Trump Files Lawsuits, Laying Ground for Contesting Election Results
President Donald Trump's campaign filed lawsuits on Wednesday, laying ground to contest election results in some battlegrounds states.
Trump's campaign team sued in Pennsylvania, Nevada, Michigan, and Georgia as his advantage over Democratic bet Joe Biden slipped in projections of election results.
Both Trump and Biden ramp up for legal action as election results hang on razor's edge.
Here's a breakdown of where Trump's campaign plans to contest election results through legal action, and to what extent:
In Pennsylvania, there were multiple lawsuits filed. First, the Trump camp wants to stop all vote counting "until there is meaningful transparency."
Trump is on a three-point lead in the state, but thousands of votes are still pending counting.
On Wednesday morning, the Republican National Committee joined in filing a suit to appeal against the November 12 deadline of providing missing proof of identity for mail ballots.
According to Republicans, the deadline should be on November 9, reported NBC News.
The three-day extension was not part of new voting regulations in the state last year.
USA Today said in a report that absentee and mail ballots received after polls closed were to be segregated to allow for court challenges.
Another suit was also filed on Tuesday, claiming that Montgomery county officials illegally handled mail ballots ahead of Election Day.
Pennsylvania does not allow conducting an early canvass of ballots.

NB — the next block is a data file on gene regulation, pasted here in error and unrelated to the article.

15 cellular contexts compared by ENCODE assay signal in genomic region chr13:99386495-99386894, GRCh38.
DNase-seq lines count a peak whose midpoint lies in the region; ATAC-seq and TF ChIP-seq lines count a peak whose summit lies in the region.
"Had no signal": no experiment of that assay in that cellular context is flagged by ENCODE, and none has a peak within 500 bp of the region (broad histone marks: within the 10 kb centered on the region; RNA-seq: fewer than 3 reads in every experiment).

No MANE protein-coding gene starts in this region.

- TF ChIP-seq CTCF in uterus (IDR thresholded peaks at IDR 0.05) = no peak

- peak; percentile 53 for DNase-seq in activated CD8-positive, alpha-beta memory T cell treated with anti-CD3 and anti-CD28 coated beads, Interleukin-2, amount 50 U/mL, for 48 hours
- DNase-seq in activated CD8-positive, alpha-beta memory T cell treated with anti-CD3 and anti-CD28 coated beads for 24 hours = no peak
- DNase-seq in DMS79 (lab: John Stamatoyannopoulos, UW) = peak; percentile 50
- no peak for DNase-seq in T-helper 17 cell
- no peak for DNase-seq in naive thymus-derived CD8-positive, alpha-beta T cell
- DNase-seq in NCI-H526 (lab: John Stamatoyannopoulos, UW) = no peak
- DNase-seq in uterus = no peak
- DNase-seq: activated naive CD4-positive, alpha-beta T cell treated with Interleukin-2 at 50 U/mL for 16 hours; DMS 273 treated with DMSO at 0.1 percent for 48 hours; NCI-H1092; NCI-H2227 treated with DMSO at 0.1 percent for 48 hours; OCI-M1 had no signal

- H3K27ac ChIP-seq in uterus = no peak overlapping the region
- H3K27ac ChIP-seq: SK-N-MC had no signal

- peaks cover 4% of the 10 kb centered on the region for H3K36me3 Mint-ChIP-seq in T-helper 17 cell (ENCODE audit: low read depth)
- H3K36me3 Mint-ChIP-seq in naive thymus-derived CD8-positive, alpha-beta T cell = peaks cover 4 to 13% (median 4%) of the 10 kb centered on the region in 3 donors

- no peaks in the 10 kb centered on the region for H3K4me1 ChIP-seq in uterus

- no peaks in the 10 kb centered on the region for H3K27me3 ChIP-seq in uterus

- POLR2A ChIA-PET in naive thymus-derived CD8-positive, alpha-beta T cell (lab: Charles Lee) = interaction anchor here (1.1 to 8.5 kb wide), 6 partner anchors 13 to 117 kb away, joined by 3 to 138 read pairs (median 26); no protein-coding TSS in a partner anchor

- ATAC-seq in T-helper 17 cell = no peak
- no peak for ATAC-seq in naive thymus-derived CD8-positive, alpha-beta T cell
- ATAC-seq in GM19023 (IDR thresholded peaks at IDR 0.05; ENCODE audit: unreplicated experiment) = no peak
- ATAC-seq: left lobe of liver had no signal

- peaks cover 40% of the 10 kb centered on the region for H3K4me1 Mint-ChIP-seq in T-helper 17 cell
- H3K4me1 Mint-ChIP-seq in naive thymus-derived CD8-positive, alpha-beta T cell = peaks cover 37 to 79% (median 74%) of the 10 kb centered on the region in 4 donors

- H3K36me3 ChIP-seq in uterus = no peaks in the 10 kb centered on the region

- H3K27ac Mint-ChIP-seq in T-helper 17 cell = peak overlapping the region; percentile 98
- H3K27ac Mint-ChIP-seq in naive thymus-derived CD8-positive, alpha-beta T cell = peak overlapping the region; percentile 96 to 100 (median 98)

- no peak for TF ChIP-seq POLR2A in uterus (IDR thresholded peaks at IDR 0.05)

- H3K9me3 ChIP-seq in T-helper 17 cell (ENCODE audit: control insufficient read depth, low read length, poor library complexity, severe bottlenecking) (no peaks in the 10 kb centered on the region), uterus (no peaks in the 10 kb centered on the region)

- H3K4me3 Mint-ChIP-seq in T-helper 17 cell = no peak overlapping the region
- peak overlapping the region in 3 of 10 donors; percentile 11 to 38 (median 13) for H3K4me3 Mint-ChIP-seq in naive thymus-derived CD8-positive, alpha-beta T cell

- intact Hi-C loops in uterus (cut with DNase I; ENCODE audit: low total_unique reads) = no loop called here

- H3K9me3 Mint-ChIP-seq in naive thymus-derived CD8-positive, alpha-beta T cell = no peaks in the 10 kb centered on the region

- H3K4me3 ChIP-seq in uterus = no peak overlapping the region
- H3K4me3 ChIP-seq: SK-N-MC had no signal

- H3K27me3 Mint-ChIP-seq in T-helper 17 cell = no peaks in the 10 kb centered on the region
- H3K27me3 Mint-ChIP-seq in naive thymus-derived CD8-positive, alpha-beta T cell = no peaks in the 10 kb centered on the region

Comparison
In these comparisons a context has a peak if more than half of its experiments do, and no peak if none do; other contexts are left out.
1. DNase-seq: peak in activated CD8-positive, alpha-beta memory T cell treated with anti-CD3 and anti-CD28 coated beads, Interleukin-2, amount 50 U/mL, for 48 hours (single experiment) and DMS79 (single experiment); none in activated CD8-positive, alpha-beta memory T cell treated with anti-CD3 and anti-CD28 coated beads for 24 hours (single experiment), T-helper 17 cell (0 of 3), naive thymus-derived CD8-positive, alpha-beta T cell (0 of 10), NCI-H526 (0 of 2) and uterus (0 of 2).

The state also doesn't have a process for fixing spoiled mail ballots, so the GOP plaintiffs argued that ballots should be thrown out. Lastly, there was also a GOP challenge over provisional ballots.
The plaintiffs sued the Secretary of State for allowing voters with defective mail ballots to cast provisional ballots. But there have been no reports of fraud or any ballot concerns in the state, according to Associated Press.
A suit was filed to stop ballot counting in Michigan.
Trump campaign manager Bill Stepien demanded "meaningful access" to observe ballot counting and processing, reported BBC.
The suit claimed that Secretary of State Jocelyn Benson was allowing absentee ballots to be counted without teams of bipartisan observers.
"Michigan's elections have been conducted transparently," argued Ryan Jarvi, press secretary for Democratic Attorney General Dana Nessel.
Jarvi added that there was a "robust system of checks and balances to ensure that all ballots are counted fairly and accurately."
On Monday night, the Trump campaign also filed a last-ditch campaign to stop mail ballot processing and the use of signature verification software in Clark County. So the county continued ballot processing as planned on Tuesday.
According to the Nevada Supreme Court, "appellants have not demonstrated a sufficient likelihood of success to merit a stay or injunction."
District court didn't side with the appellants as well because it lacked "evidentiary support." But the case was not yet dismissed, and an expedited review of the case was granted.
Meanwhile, Trump's legal team also wanted to enforce the state's election laws that state absentee ballots received after 7 p.m. on Election Day should not be counted.
Instead, these ballots have to be stored in a way that prevented intentional counting.
Georgia law also requires late absentee ballots to be stored until eventually getting destroyed along with other ballots.
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